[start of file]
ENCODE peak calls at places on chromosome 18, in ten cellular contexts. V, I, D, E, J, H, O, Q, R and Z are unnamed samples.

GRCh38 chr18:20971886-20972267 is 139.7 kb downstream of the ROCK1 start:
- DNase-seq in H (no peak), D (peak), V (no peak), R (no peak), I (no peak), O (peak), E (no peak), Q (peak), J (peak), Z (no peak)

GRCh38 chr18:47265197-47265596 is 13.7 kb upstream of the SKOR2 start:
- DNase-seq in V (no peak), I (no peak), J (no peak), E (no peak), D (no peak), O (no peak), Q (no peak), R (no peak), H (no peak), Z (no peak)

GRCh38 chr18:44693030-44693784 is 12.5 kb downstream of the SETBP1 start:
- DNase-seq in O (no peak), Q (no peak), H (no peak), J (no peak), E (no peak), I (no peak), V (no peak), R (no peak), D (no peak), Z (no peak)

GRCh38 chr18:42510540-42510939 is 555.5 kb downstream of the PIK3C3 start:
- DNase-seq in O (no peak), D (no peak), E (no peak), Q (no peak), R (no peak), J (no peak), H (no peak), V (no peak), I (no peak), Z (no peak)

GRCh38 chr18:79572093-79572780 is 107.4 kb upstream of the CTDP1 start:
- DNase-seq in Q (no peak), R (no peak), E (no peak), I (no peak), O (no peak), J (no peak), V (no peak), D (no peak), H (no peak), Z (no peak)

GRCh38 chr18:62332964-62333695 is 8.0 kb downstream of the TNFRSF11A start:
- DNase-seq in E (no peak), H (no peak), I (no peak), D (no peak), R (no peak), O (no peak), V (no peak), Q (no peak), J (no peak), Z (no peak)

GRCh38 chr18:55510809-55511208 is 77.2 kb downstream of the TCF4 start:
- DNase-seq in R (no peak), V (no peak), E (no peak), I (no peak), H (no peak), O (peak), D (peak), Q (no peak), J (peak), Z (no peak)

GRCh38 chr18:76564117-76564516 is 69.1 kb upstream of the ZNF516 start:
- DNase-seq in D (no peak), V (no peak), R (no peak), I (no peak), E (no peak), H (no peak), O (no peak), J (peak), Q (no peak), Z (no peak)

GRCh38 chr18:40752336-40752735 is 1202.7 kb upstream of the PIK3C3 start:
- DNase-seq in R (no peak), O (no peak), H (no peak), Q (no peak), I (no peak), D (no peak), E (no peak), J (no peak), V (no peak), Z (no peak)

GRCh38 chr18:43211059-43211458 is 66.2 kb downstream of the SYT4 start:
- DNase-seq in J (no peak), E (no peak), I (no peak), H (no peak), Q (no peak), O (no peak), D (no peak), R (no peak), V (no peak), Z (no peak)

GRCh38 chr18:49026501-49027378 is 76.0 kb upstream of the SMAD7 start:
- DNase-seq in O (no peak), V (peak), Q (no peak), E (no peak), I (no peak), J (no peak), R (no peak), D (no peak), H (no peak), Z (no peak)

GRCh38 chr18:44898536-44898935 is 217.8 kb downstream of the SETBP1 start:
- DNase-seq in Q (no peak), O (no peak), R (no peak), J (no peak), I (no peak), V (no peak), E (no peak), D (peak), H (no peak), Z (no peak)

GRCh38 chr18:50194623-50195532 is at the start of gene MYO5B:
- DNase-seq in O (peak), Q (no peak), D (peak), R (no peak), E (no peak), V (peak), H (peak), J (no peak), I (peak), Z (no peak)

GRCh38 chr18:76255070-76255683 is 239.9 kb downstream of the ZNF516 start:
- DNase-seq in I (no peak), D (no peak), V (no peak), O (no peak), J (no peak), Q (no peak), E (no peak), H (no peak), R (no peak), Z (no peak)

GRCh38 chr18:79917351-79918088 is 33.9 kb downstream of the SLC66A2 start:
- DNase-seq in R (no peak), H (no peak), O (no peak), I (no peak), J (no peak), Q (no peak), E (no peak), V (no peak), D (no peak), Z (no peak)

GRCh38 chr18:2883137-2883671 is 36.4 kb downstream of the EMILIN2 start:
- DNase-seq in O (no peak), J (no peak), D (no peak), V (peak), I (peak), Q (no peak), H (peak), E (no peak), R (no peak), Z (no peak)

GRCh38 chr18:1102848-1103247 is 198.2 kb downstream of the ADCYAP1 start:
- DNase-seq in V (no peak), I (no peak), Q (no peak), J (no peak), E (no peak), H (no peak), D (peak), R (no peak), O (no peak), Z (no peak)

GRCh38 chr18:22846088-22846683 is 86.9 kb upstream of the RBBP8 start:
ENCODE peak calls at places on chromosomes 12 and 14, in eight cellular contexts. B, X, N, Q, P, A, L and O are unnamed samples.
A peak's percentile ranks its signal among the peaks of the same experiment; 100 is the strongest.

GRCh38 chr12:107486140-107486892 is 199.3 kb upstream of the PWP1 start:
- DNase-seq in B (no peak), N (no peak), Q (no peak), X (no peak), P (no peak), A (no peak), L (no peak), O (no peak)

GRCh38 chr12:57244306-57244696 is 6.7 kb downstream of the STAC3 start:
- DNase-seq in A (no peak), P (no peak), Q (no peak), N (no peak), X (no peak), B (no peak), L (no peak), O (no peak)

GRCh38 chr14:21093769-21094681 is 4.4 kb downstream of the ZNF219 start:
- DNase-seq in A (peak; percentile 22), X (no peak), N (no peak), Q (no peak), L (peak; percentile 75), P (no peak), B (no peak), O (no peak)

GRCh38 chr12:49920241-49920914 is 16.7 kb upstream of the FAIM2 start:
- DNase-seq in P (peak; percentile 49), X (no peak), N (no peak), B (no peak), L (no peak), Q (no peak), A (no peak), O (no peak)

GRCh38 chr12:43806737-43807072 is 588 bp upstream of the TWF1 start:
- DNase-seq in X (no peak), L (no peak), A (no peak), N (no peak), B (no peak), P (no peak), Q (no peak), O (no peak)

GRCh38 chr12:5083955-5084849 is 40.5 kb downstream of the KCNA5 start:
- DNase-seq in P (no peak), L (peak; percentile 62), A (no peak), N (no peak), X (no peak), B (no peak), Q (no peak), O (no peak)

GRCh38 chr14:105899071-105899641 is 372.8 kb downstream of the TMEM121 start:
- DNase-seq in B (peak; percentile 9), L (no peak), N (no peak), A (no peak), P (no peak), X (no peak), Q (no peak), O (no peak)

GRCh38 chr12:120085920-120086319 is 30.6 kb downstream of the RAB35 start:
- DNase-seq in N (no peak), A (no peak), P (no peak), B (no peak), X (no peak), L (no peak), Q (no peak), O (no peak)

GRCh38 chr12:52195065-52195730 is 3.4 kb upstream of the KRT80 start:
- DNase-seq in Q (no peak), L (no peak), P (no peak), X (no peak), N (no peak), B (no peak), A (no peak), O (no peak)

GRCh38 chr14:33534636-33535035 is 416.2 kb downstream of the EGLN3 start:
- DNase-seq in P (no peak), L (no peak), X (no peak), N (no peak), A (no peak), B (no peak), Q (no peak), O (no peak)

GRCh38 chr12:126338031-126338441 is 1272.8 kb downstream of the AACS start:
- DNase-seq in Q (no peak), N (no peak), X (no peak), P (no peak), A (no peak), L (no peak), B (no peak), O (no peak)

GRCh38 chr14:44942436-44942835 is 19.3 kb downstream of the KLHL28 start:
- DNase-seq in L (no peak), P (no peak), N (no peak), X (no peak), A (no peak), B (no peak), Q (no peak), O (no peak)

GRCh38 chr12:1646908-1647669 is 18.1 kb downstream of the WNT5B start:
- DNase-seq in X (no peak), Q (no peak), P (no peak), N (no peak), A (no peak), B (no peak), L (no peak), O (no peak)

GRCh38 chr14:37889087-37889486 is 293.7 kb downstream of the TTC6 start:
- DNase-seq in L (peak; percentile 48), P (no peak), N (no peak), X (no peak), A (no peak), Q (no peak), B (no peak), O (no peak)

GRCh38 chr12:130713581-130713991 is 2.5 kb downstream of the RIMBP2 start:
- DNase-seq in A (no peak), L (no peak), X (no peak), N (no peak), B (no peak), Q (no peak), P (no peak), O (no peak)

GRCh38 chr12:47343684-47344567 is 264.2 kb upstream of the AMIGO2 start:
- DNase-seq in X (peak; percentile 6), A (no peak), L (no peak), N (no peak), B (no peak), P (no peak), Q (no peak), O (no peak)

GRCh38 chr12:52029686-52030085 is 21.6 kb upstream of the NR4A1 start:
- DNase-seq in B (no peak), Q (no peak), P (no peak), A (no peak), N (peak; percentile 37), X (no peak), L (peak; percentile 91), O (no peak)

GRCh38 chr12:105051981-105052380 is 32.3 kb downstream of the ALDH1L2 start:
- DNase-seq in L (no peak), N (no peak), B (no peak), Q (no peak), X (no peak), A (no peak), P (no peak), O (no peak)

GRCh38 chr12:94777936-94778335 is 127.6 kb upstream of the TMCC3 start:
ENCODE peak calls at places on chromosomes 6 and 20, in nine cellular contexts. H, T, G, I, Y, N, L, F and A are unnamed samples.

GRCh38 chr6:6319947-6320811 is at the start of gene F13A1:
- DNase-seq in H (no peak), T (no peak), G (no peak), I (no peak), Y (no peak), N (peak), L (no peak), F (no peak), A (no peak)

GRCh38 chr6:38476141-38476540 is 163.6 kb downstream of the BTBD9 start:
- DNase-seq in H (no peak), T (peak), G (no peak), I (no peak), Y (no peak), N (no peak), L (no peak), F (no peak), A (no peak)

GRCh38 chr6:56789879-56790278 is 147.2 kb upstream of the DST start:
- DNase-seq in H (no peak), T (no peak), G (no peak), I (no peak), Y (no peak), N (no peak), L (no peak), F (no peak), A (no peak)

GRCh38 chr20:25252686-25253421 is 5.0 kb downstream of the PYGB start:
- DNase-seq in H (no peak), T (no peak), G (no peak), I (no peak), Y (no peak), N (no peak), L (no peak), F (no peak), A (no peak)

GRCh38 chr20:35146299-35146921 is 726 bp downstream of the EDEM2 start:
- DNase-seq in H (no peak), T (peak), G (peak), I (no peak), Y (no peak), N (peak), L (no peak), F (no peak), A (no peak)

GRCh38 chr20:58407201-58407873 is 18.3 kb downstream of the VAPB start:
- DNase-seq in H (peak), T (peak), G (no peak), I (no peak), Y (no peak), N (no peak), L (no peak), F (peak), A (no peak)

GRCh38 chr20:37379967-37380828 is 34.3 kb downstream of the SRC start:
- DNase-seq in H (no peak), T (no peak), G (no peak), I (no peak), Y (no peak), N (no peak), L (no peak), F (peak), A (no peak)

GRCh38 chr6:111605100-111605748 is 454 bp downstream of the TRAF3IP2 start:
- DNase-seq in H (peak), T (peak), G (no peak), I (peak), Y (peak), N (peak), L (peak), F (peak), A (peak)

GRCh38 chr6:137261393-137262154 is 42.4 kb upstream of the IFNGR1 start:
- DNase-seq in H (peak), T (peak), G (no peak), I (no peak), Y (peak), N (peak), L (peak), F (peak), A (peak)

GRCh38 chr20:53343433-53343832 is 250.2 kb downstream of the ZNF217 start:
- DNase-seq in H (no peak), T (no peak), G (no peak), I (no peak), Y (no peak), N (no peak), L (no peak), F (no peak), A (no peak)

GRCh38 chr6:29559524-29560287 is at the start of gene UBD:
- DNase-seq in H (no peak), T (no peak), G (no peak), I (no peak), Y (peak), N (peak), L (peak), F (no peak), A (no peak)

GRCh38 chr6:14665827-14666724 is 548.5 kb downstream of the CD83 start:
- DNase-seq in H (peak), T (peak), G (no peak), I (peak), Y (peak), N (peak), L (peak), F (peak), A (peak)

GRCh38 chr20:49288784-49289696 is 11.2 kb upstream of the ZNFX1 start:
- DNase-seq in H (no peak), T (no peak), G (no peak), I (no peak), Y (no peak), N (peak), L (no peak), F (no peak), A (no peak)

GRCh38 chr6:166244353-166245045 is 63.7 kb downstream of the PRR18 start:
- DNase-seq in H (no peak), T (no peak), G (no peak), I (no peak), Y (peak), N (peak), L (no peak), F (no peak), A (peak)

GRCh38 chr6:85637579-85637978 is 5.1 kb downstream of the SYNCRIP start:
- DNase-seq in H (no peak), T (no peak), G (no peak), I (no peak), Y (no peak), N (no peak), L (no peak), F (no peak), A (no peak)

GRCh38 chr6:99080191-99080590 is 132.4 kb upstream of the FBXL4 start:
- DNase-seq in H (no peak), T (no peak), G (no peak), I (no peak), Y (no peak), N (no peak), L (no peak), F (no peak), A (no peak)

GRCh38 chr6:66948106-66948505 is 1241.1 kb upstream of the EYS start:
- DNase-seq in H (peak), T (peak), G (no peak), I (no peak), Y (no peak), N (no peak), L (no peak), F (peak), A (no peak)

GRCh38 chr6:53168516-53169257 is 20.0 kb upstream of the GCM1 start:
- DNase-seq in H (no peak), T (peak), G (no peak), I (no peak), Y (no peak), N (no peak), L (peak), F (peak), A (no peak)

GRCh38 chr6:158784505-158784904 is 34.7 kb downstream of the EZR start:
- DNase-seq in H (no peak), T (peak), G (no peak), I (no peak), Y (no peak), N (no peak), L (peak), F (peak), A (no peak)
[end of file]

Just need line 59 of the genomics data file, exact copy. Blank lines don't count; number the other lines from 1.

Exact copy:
GRCh38 chr12:126338031-126338441 is 1272.8 kb downstream of the AACS start: